Computer Networking Guide For Beginners – Networking Basics and Fundamentals

Networking is how information between two or more connections is exchanged. For example the The WiFi internet that you use at home is a local area network (LAN) which allows information to be sent over the internet. This networking guide is for beginners which covers networking basics and fundamentals.

Computer networking


A client is a device that requests information from a server such as a web server. A client can be a host but is not a server, it is only a device such as a computer.


A server such as a web server sends information to a client that requests it. A server is not a client.


A host is any device or node on a network such as a server or a device.

Local Area Network (LAN)

As stated above, a LAN is a local area network such as the WiFi connection in your home or the WiFi connection at a coffee shop. This kind of network is limited to only a certain area.

Wide Area Network (WAN)

A wide area network covers a lot more distance. For example the internet itself is a WAN which is world wide. A mobile phone service network is also a WAN.


A hub is like an older outdated version of the switch. When data was sent from a computer it would be sent to all other computers on the network instead of sending it to one specific computer. Hubs are for the most part not used anymore.


A switch is a device that is often built into a router that allows the router to send data to specific devices. The switch is similar to a hub but is a lot smarter in how it sends data to devices.


A router is considered the gateway to the internet which allows your devices to connect through WiFi or Ethernet ports. This is the device that will be in a lot of peoples homes who have internet.

Wireless Access Point (WAP)

A wireless access point is a device that is often integrated into a router which allows WiFi devices to connect to the network. You can consider it the technical name for WiFi. It can also be a separate device which can be referred to as a WiFi extender.

IP Address

A computer uses an IP address so that information on the internet knows where to be sent. IP addresses are similar to house addresses but usually not as specific and only give a general location.

Dynamic Host Configuration Protocol (DHCP)

Dynamic Host Configuration Protocol assigns IP addresses to devices that allow them to to connect to the internet. Most IP addresses will remain the same for a while but it depends on the Internet Service Provider (ISP).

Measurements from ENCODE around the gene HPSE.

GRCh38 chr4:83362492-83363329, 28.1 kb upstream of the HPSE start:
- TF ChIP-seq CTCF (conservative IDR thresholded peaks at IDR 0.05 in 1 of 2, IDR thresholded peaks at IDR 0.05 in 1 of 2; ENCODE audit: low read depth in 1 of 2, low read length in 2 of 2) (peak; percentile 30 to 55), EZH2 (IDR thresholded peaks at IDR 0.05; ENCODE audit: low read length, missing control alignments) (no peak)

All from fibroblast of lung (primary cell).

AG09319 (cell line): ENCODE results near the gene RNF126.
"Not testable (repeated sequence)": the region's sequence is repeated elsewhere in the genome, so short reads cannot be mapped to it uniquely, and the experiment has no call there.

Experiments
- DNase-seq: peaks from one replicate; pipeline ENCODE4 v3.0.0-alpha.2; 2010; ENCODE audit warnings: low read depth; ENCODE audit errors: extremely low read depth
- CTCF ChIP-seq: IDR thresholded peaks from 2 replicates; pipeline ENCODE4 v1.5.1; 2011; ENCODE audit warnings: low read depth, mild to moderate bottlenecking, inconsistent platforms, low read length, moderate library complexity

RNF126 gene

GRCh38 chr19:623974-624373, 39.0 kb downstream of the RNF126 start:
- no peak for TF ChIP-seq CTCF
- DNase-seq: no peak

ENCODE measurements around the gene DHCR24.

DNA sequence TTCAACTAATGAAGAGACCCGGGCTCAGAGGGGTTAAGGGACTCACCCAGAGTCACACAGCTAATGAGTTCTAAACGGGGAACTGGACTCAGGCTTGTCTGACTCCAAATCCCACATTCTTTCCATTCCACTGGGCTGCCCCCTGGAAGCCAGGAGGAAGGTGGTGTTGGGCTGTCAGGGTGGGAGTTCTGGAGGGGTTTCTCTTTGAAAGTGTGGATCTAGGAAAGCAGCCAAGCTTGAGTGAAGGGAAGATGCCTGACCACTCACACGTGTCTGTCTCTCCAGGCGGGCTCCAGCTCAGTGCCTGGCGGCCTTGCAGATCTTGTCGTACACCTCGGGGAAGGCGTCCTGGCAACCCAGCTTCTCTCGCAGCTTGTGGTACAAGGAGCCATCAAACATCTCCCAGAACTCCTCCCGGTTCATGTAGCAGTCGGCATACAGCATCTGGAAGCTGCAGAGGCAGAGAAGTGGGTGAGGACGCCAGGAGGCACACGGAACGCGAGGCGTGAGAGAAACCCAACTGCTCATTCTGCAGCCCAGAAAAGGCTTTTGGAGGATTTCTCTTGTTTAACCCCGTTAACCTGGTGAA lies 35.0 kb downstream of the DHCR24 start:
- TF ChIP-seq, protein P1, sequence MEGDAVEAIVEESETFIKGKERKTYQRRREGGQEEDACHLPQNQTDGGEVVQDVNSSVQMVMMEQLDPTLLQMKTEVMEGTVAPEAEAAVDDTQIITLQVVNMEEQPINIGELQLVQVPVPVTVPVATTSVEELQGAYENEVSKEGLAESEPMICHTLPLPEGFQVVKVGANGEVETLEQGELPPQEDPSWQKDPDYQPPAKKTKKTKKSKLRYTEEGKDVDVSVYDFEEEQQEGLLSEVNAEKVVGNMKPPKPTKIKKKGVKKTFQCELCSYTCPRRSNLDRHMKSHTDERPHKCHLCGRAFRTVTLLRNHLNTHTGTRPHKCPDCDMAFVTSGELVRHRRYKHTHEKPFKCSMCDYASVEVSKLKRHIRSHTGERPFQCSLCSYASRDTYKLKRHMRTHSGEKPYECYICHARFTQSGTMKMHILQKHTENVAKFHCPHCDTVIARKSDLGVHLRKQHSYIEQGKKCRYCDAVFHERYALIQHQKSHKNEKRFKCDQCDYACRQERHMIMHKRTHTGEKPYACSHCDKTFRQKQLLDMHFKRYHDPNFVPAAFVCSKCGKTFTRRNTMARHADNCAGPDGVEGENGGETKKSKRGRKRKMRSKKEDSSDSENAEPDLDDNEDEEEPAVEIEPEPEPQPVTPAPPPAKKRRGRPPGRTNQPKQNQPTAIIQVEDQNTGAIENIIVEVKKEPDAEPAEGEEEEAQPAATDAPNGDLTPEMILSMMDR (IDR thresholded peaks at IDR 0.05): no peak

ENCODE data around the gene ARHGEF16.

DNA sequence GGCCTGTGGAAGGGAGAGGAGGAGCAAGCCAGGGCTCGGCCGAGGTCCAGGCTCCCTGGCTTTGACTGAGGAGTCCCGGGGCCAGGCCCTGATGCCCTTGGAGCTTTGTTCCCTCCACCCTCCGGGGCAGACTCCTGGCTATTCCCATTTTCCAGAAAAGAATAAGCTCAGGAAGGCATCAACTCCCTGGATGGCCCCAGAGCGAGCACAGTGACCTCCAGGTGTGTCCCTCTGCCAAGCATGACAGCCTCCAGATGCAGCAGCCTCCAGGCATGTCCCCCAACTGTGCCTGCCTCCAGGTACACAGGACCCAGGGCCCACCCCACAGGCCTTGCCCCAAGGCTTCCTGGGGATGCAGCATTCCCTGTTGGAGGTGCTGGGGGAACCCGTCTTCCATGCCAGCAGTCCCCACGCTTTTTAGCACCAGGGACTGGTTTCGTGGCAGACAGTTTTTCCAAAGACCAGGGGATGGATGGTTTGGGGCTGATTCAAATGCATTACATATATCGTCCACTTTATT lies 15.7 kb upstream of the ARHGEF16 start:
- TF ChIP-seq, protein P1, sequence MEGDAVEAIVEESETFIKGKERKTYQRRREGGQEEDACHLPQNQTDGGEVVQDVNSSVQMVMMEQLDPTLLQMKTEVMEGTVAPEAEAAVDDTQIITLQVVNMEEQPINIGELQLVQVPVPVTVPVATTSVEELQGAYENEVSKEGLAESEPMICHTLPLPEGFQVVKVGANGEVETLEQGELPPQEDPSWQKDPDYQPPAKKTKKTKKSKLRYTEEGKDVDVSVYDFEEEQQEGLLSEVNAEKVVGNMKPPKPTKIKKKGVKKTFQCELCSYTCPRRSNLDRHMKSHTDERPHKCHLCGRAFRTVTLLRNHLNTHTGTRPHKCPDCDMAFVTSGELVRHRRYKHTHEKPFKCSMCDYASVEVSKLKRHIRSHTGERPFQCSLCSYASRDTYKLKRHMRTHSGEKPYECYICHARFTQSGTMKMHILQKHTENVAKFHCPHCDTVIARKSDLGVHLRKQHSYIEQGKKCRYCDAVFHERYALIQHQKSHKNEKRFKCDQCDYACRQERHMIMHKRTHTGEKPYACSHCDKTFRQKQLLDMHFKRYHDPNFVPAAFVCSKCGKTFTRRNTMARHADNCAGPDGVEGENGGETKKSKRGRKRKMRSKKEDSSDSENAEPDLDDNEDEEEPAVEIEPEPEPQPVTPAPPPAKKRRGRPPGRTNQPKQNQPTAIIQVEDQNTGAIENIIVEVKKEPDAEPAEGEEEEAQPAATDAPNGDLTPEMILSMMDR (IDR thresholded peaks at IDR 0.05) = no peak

Media Access Control Address (MAC Address)

A MAC address is the physical address of a device which is used to send data from the internet to the specific device unlike the IP address which is used to transfer data from one connection to another. Another difference is that a MAC address is assigned at the time the device was manufactured unlike an IP address which is a dynamic address assigned when you connect to the internet.


A firewall is a layer between a device and the internet which filters incoming and outgoing traffic. Firewalls are a big part of online security and can also be adjusted to only allow certain data to be received.


Ports are part of a firewall which allow different types of data to be received or rejected. 0 to 1,023 are the most commonly used ports even though there is a total of 65,535 for both TCP and UDP. TCP and UDP are basically two different types of connections that are used depending on what kind of data is being sent.


Ethernet is the wiring that is used between devices such as routers, switches, and modems on a local area network (LAN). A cable that connects a device to the internet using a switch usually installed within a router is an Ethernet cable.


All of this is important to know if you want to advance within networking. More posts will be coming soon. Also check out how to protect yourself online and the different types of malware and what they are used for










Author: Craig Perez

I post about technology and other topics.

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